Suicide is not the answer, prevention is possible

September is mental health awareness month. (File photo)

September was National Suicide Prevention Awareness Month, which carried  a goal of informing and familiarizing the public about statistics, preventative care and how to conduct effective discussions regarding mental health.

Ironically, September is merely the cusp at which most people experience depressive tendencies that can lead to an increase in suicidal thoughts. Those affected by SAD, or Seasonal Affective Disorder are triggered by the change in seasons and oftentimes experience bouts of depression throughout the winter months. While National Suicide Awareness Month does bring specific attention to those affected by mental health issues, constant maintenance and attention towards one’s mental health should be a more widely promoted aspect of general health and wellness.

Suicide awareness has become an inherent component in my life, for my best friend, Kyle Gamboa, committed suicide by jumping off of the Golden Gate Bridge at the beginning of our senior year of high school. His fatal choice completely altered my view of mortality, depression and the opportunities that lie ahead if one has the opportunity and resources to seek help.

Mental health and suicide awareness have recently become more central points of discussion, and fortunately so- the stigma against honesty regarding mental health further increases anxiety and insecurity in reaching out for help.

The relevance within popular culture has garnered mass attention, with the release of Netflix’s “13 Reasons Why” and the rapper Logic’s song “1-800-273-8255” being some of the more prominent examples.

At the 2017 MTV Video Music Awards, the rapper performed his hit song alongside Alessia Cara and Khalid, who are also featured on the track. The title of the track refers to the National Suicide Prevention Lifeline, and the artist’s vocality regarding mental health sheds light on a topic previously considered taboo in commonplace society.

According to the American Foundation for Suicide Prevention, suicide is the tenth leading cause of death in the nation; in California it’s the second and third leading cause for those aged 25-34 and as young as 10-24, respectively.

Over one in 12 deaths in California are self-inflicted, making suicide related deaths surpass homicide rates by more than half, with males being three times more likely.

Warning signs include increased irritability, withdrawal from communication or social events, and an escalation in drug or alcohol use.

American River College offers a multitude of mental health resources which can be found in the Health Center, located in the Administration and Counseling building. These aids range from countless pamphlets detailing depression, suicide and other mental health issues, as well as an anonymous crisis line which can be reached via text message. ARC’s Health Center is well equipped with an arsenal of means dedicated to the maintenance of its student body’s mental health needs, and is warm and welcoming to any student wanting to utilize their resources.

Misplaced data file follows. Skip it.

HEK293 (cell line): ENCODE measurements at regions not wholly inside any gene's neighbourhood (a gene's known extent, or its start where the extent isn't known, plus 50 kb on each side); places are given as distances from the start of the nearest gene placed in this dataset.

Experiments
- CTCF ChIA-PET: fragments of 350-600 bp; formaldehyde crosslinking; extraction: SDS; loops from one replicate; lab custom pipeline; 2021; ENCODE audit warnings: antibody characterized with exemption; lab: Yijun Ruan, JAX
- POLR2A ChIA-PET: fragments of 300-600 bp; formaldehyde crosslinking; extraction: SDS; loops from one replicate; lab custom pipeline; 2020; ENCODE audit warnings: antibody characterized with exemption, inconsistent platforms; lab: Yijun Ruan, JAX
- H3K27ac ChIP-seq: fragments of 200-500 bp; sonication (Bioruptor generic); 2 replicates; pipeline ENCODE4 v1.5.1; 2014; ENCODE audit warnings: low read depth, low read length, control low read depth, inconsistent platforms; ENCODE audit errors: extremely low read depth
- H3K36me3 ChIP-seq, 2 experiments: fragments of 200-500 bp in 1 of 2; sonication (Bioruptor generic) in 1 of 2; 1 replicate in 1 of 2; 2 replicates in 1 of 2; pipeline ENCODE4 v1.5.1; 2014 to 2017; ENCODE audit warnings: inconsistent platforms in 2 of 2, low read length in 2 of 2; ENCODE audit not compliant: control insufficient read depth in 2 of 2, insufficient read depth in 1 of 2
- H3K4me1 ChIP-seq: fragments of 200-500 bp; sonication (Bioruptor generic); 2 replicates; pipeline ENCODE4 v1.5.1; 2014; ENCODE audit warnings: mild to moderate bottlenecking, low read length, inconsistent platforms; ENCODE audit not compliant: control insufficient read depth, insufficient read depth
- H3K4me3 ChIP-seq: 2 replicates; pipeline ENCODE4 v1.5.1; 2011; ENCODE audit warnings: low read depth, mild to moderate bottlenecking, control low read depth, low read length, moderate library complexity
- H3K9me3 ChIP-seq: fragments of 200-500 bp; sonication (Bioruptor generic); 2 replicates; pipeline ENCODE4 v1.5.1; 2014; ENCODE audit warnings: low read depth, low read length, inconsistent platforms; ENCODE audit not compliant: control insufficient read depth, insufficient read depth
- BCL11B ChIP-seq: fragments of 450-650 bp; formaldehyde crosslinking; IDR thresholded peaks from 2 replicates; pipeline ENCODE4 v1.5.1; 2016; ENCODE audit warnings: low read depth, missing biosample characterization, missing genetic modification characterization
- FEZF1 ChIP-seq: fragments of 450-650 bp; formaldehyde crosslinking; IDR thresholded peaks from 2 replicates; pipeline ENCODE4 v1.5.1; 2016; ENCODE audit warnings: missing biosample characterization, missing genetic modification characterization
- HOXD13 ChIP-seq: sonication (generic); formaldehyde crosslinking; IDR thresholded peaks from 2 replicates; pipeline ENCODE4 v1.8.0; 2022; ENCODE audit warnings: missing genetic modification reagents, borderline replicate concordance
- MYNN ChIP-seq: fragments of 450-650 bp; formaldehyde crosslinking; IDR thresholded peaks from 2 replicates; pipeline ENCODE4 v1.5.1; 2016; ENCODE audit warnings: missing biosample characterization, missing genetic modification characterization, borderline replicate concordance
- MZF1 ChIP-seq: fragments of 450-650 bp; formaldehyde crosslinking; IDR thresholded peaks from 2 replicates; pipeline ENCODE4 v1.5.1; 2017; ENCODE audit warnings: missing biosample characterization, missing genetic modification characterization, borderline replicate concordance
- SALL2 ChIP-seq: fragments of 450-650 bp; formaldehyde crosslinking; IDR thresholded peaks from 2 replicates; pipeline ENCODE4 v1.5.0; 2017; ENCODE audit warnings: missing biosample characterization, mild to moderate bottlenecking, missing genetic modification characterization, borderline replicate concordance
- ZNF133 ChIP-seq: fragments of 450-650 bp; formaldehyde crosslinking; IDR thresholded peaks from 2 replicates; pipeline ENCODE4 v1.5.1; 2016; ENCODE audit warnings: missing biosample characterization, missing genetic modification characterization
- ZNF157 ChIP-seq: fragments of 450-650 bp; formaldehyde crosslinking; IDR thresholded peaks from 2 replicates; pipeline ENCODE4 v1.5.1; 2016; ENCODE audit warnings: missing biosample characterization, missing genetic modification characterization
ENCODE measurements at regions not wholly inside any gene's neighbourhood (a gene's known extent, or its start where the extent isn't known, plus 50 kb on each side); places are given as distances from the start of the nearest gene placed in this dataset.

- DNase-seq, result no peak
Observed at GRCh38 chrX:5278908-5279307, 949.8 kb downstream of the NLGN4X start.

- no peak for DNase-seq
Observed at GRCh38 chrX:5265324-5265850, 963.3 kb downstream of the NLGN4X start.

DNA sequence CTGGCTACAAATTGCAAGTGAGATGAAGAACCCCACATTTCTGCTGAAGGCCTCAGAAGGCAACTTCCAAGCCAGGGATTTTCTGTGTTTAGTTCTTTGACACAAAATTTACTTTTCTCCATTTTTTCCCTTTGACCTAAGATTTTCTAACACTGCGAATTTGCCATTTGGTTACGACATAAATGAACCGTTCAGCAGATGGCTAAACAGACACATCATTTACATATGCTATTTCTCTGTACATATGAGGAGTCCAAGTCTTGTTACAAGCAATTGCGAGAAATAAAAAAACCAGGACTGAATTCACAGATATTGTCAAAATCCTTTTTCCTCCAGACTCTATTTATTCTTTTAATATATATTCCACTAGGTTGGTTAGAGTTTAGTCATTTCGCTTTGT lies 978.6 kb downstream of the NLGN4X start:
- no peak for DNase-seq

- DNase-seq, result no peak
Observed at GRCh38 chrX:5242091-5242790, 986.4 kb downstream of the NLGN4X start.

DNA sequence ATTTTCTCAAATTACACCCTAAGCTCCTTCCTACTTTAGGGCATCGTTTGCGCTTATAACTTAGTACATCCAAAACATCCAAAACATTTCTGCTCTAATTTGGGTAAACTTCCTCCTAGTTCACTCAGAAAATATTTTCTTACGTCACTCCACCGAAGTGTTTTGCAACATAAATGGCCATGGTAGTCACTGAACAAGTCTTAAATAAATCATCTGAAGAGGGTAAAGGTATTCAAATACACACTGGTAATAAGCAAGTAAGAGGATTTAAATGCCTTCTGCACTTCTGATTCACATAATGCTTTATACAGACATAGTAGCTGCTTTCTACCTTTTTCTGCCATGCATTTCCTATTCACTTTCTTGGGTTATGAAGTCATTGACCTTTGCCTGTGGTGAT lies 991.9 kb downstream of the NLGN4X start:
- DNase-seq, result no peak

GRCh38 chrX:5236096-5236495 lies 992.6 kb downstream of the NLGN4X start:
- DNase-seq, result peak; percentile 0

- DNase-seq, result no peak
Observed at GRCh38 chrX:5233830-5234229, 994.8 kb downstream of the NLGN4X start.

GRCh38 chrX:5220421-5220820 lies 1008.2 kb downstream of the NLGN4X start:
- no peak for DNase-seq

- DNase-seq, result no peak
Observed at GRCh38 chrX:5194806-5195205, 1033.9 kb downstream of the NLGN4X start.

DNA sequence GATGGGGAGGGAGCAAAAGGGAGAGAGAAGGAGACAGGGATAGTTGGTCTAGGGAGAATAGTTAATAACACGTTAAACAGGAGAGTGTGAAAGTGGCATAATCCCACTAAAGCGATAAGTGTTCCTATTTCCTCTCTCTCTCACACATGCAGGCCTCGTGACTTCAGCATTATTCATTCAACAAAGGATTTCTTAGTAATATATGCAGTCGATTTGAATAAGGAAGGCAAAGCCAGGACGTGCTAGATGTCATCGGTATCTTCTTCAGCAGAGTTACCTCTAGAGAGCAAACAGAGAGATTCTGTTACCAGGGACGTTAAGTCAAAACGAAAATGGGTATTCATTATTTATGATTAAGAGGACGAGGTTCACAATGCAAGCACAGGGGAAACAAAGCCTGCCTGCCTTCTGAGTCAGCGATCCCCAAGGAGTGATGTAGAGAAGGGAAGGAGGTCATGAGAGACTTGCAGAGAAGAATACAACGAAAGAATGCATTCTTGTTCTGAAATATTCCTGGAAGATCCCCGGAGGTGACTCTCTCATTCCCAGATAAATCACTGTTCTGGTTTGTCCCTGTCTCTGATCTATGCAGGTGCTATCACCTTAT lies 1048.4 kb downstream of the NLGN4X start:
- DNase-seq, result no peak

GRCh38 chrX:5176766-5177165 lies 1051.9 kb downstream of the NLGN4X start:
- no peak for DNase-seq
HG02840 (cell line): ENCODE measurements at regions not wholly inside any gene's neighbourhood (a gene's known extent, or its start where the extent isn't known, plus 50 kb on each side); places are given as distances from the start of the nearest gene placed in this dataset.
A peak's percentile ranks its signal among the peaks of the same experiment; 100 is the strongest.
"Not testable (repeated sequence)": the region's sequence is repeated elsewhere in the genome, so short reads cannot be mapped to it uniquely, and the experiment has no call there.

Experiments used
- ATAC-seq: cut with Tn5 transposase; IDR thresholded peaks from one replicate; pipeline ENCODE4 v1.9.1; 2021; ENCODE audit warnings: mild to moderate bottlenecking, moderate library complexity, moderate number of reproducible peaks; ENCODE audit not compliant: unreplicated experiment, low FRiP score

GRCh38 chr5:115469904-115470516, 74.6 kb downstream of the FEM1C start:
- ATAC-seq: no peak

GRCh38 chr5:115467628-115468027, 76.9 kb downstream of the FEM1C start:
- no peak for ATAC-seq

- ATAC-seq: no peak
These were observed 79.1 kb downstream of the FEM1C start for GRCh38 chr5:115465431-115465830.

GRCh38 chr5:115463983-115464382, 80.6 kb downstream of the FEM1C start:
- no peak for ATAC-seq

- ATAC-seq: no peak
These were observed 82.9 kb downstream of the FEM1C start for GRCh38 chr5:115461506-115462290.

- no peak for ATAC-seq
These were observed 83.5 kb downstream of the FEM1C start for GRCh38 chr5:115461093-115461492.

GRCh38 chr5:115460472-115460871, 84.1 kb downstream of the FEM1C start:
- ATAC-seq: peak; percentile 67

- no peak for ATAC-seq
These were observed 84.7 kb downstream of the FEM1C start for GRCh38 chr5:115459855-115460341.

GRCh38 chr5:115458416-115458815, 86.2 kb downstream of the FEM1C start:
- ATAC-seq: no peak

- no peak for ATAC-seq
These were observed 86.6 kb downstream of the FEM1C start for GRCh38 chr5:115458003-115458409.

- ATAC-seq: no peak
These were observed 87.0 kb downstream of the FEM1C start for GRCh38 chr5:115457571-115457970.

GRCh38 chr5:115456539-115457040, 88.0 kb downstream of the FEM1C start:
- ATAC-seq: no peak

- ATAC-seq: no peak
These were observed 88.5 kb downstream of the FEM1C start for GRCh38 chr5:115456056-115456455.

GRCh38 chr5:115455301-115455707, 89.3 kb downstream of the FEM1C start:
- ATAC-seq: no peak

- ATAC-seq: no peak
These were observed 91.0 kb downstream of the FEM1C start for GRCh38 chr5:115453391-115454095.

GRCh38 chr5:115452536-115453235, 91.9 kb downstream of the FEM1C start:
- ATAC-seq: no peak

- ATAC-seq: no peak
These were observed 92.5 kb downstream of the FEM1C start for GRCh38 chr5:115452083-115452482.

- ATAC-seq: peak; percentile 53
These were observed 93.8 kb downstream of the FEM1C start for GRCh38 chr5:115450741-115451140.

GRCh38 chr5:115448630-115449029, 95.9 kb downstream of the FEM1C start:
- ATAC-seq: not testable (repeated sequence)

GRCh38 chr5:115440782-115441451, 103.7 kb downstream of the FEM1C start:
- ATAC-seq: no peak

My friend Kyle’s energy was infectious and constant, there was never a dull moment spent with him- he remains to be one of the most caring and loving people I had the pleasure of knowing.  Despite his perpetual stream of light hearted jokes, Kyle also wielded a self-deprecating humor that veiled a deep, manic depression invisible to his family and peers.

I questioned myself for years in the aftermath of his death, and blamed myself for not seeing the obvious. Despite my shock surrounding Kyle’s passing, I never resented him – the void and desolation I felt was incomparable to how he regarded himself each day.

If I suspected a hint of self harming tendencies within Kyle, I would have done everything within my power to assure him that he was, and will remain to be, meaningful enough to live. To attain self love, let alone self worth can be a struggle for all, yet no matter how one feels in their darkest times, death is never the solution.

If you suspect a family member, friend or fellow student may be considering suicide I implore you to reach out, either to the person directly or to a trusted companion. The ripple effect which self-inflicted death has on the surrounding community is insurmountable and unimaginably detrimental to all, and is preventable.

The National Suicide Prevention Hotline is available 24 hours a day, seven days a week 1-800-273-8255.

For more information about resources on campus, theARC Health Department can be reached at 916-484-8383 Monday through Thursday from 8:30 a.m. to 4:00 p.m. and Fridays from 8:30 a.m. to 1 p.m. (nurses available by appointment only on Fridays).

Print Friendly, PDF & Email

About the Author

Lily Rodriguez Drake
Lily Rodriguez Drake is a second semester Los Rios College student and first semester Current staff member. She has a background in history and intensive research at universities including the College of William and Mary and Hawaii Pacific University, and is currently working towards earning her degree in Journalism while concurrently minoring in Anthroposophic studies.

Be the first to comment on "Suicide is not the answer, prevention is possible"

Leave a comment

Your email address will not be published.


*